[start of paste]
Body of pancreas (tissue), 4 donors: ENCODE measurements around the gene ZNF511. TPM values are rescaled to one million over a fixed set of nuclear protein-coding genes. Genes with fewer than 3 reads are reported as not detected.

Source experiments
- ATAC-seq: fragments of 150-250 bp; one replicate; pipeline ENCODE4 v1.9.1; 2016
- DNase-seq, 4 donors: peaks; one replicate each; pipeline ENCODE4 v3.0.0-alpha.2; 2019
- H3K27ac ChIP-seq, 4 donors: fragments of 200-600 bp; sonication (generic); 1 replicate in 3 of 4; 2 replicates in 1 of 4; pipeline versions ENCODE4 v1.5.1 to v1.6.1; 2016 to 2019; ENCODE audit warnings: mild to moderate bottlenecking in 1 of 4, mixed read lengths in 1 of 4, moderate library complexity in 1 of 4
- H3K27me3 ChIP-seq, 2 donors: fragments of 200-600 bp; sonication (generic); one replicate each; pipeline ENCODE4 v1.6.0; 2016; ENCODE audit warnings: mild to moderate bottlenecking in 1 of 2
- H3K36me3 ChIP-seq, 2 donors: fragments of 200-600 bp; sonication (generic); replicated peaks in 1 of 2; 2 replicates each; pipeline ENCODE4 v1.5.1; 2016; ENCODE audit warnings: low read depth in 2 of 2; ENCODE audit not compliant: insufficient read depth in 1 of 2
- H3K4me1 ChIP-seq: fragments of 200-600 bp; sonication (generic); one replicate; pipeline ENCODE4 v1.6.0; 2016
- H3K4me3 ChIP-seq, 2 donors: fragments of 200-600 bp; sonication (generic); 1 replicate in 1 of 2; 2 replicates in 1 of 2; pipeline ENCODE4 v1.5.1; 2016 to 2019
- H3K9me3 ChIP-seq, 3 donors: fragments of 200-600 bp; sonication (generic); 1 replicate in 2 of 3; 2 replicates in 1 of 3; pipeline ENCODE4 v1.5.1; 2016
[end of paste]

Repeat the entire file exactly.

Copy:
Body of pancreas (tissue), 4 donors: ENCODE measurements around the gene ZNF511. TPM values are rescaled to one million over a fixed set of nuclear protein-coding genes. Genes with fewer than 3 reads are reported as not detected.

Source experiments
- ATAC-seq: fragments of 150-250 bp; one replicate; pipeline ENCODE4 v1.9.1; 2016
- DNase-seq, 4 donors: peaks; one replicate each; pipeline ENCODE4 v3.0.0-alpha.2; 2019
- H3K27ac ChIP-seq, 4 donors: fragments of 200-600 bp; sonication (generic); 1 replicate in 3 of 4; 2 replicates in 1 of 4; pipeline versions ENCODE4 v1.5.1 to v1.6.1; 2016 to 2019; ENCODE audit warnings: mild to moderate bottlenecking in 1 of 4, mixed read lengths in 1 of 4, moderate library complexity in 1 of 4
- H3K27me3 ChIP-seq, 2 donors: fragments of 200-600 bp; sonication (generic); one replicate each; pipeline ENCODE4 v1.6.0; 2016; ENCODE audit warnings: mild to moderate bottlenecking in 1 of 2
- H3K36me3 ChIP-seq, 2 donors: fragments of 200-600 bp; sonication (generic); replicated peaks in 1 of 2; 2 replicates each; pipeline ENCODE4 v1.5.1; 2016; ENCODE audit warnings: low read depth in 2 of 2; ENCODE audit not compliant: insufficient read depth in 1 of 2
- H3K4me1 ChIP-seq: fragments of 200-600 bp; sonication (generic); one replicate; pipeline ENCODE4 v1.6.0; 2016
- H3K4me3 ChIP-seq, 2 donors: fragments of 200-600 bp; sonication (generic); 1 replicate in 1 of 2; 2 replicates in 1 of 2; pipeline ENCODE4 v1.5.1; 2016 to 2019
- H3K9me3 ChIP-seq, 3 donors: fragments of 200-600 bp; sonication (generic); 1 replicate in 2 of 3; 2 replicates in 1 of 3; pipeline ENCODE4 v1.5.1; 2016